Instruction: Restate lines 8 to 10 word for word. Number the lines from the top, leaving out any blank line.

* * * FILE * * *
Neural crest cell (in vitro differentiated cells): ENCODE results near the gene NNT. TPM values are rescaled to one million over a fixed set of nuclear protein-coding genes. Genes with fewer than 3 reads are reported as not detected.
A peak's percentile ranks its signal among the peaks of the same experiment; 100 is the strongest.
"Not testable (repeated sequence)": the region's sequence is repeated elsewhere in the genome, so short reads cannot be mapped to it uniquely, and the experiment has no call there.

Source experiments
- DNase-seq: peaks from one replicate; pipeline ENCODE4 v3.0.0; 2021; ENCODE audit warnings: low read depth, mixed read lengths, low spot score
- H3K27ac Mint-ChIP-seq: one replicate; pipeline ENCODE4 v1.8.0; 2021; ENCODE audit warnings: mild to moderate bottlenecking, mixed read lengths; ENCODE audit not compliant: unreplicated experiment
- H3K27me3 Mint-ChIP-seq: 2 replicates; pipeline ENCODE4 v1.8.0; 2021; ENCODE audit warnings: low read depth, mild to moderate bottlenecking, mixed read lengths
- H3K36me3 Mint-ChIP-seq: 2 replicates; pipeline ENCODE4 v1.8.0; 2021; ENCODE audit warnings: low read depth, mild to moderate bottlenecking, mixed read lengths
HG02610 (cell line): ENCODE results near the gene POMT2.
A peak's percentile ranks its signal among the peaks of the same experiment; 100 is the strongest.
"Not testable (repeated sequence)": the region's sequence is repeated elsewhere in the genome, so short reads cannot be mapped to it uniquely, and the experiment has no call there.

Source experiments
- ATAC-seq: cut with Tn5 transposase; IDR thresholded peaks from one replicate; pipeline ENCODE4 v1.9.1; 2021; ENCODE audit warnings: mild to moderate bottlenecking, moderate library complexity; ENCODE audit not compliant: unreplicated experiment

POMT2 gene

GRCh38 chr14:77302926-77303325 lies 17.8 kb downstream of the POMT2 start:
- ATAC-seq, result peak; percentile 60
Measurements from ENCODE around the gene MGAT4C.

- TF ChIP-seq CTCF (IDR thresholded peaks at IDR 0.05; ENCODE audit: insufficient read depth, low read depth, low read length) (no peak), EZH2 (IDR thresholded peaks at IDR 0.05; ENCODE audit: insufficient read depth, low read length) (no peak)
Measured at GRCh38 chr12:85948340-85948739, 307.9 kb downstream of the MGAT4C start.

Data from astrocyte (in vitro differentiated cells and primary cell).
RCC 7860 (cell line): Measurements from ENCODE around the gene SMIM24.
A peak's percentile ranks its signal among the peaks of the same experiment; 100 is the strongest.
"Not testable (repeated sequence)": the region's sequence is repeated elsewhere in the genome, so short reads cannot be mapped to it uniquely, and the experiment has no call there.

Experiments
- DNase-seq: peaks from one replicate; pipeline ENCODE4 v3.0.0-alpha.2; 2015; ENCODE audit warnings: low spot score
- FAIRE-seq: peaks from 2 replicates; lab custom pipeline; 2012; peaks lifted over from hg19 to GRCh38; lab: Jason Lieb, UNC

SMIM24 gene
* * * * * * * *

- H3K36me3 Mint-ChIP-seq: 2 replicates; pipeline ENCODE4 v1.8.0; 2021; ENCODE audit warnings: low read depth, mild to moderate bottlenecking, mixed read lengths
HG02610 (cell line): ENCODE results near the gene POMT2.
A peak's percentile ranks its signal among the peaks of the same experiment; 100 is the strongest.